FARGO – With a little more than 11 months until his retirement, North Dakota Democratic Sen. Kent Conrad has a busy to-do list he wants to tackle before leaving Capitol Hill.
Conrad discussed his top priorities in a meeting on Tuesday with The Forum’s editorial board.
- Fix the nation’s fiscal problems.
- Promote energy independence through new national policy.
- Negotiate and pass the 2012 farm bill.
- Fund North Dakota flood protection and recovery efforts.
Conrad, who is chairman of the Senate Budget Committee, has spent five years spearheading various solutions to address the country’s escalating debt and deficit, a priority he acknowledged is still his biggest challenge.
He said he’s determined to find consensus in 2012 through a renewed ef-fort among a bipartisan group of senators.
“We have to get our economic house in order,” Conrad said. “It’s hugely important to our country.”
Conrad was a member of the so-called “Gang of Six,” whose proposed solutions, like similar ones in recent months, were dead-on-arrival in the face of a highly partisan and deadlocked Congress.
He said the gang has expanded this year to eight members, and he hopes the discussions can lead to a long-term plan Congress will pass.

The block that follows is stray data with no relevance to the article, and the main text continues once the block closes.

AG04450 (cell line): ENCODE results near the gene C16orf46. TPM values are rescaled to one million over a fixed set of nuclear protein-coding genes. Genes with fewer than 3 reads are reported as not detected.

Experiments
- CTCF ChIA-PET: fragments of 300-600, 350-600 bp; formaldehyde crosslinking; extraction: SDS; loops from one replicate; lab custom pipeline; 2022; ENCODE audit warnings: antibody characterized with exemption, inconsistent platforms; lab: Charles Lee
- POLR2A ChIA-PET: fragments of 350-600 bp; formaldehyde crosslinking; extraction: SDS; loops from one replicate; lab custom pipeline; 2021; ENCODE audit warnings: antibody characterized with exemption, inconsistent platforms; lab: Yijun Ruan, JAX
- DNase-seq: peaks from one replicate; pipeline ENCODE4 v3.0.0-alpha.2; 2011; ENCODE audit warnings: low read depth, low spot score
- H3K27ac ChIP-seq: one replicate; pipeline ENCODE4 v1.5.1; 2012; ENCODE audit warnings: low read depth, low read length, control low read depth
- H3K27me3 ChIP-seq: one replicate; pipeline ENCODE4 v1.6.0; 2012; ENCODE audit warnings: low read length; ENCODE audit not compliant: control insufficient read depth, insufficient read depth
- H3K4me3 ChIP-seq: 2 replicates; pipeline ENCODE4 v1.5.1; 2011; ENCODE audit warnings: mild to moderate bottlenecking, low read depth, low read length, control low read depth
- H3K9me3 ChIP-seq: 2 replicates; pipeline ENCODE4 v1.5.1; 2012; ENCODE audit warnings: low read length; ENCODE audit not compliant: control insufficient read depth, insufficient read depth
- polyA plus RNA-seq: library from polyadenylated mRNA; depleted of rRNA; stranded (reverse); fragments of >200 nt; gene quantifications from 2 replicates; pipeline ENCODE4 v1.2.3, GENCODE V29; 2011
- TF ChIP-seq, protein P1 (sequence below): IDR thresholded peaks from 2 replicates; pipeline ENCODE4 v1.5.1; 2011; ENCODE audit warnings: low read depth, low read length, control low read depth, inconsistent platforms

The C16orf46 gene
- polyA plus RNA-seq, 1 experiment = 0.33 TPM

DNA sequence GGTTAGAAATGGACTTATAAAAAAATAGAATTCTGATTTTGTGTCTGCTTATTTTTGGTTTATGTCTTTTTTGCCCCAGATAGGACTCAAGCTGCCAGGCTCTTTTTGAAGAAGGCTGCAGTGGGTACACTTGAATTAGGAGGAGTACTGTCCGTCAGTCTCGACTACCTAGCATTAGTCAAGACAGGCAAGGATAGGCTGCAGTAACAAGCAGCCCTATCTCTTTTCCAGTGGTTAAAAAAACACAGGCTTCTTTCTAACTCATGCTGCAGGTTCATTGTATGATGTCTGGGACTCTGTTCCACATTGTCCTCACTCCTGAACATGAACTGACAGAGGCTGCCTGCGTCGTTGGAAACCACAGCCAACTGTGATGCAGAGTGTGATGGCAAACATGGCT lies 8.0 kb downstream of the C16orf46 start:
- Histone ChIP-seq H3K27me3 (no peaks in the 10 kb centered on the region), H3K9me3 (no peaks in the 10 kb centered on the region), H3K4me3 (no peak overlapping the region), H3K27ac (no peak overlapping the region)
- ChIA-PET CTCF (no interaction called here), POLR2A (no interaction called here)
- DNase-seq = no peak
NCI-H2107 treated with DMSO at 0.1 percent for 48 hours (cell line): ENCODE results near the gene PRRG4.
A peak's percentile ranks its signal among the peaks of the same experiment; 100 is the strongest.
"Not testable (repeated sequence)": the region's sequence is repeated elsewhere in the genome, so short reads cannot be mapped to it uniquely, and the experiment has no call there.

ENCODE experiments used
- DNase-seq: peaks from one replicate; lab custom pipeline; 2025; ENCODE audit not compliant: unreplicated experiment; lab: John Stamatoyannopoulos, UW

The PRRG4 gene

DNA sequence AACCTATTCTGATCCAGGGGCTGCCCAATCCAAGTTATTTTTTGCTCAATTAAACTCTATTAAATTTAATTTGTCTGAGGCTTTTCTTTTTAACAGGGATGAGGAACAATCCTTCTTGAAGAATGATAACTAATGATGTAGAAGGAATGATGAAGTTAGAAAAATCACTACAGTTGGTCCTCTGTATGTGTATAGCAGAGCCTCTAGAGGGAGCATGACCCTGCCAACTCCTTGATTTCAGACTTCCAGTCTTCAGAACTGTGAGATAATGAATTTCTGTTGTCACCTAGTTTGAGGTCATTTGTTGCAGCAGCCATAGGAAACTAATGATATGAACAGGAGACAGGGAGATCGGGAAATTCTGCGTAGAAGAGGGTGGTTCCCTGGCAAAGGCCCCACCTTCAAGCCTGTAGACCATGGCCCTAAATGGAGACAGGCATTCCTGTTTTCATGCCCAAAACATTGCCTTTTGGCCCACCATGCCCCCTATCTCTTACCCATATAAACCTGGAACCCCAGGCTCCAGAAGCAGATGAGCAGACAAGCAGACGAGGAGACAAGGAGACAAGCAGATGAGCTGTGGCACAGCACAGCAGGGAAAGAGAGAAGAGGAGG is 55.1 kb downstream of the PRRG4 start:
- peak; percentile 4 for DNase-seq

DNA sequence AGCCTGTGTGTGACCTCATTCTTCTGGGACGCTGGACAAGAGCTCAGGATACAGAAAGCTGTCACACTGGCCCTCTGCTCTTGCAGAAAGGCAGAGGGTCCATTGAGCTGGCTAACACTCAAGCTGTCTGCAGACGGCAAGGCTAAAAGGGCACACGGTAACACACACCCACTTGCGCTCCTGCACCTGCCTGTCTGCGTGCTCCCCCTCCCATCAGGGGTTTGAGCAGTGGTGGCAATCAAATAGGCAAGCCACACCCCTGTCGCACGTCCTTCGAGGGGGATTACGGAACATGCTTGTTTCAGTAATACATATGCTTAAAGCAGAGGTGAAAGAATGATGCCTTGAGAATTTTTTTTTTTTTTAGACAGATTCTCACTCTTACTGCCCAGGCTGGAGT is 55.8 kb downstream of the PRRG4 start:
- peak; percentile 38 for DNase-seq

Conrad said the group is working to draft legislation that would reduce the debt by $4 trillion over 10 years. The package incorporates recommendations offered a year ago by the president’s bipartisan fiscal commission, of which Conrad was also a member.
“There is so much denial on the left and on the right,” Conrad said. “The greatest impediment to getting done what needs to get done is public opinion. … When you get up and say what’s actually happening, it’s not really popular.”
Conrad said no singular solution will be enough to overcome the nation’s fiscal challenges – the biggest being a $15 trillion debt that matches the nation’s annual gross domestic product.
Conrad proposes a solution that mandates both increased revenues and spending cuts in order to bridge the gap and eliminate the debt over time.
“Those who say you don’t have to touch revenue are detached from reality,” he said. The increased revenues must include reform to the country’s tax code, but it could also potentially mean tax increases for the wealthiest Americans, he said.
Conrad said he is negotiating a farm bill this year that he hopes will be beneficial to North Dakota growers.
The current bill expires at the end of this year. He said crop insurance is one of the key areas of importance for farmers.
Conrad said he’s also working with his colleagues to craft a national energy policy that will reduce America’s dependence on undependable and insecure nations.
He repeated his support for the Keystone XL pipeline, a controversial project that plans to usher oil from Canada’s tar sands to American refineries.
Conrad also pledged to continue fighting for funding for the Red River diversion project in Fargo-Moorhead and for the Devils Lake outlets.
He said he wants to ensure recovery dollars also go to flood-stricken communities along the Souris and Missouri rivers, including Bismarck, Mandan and Minot.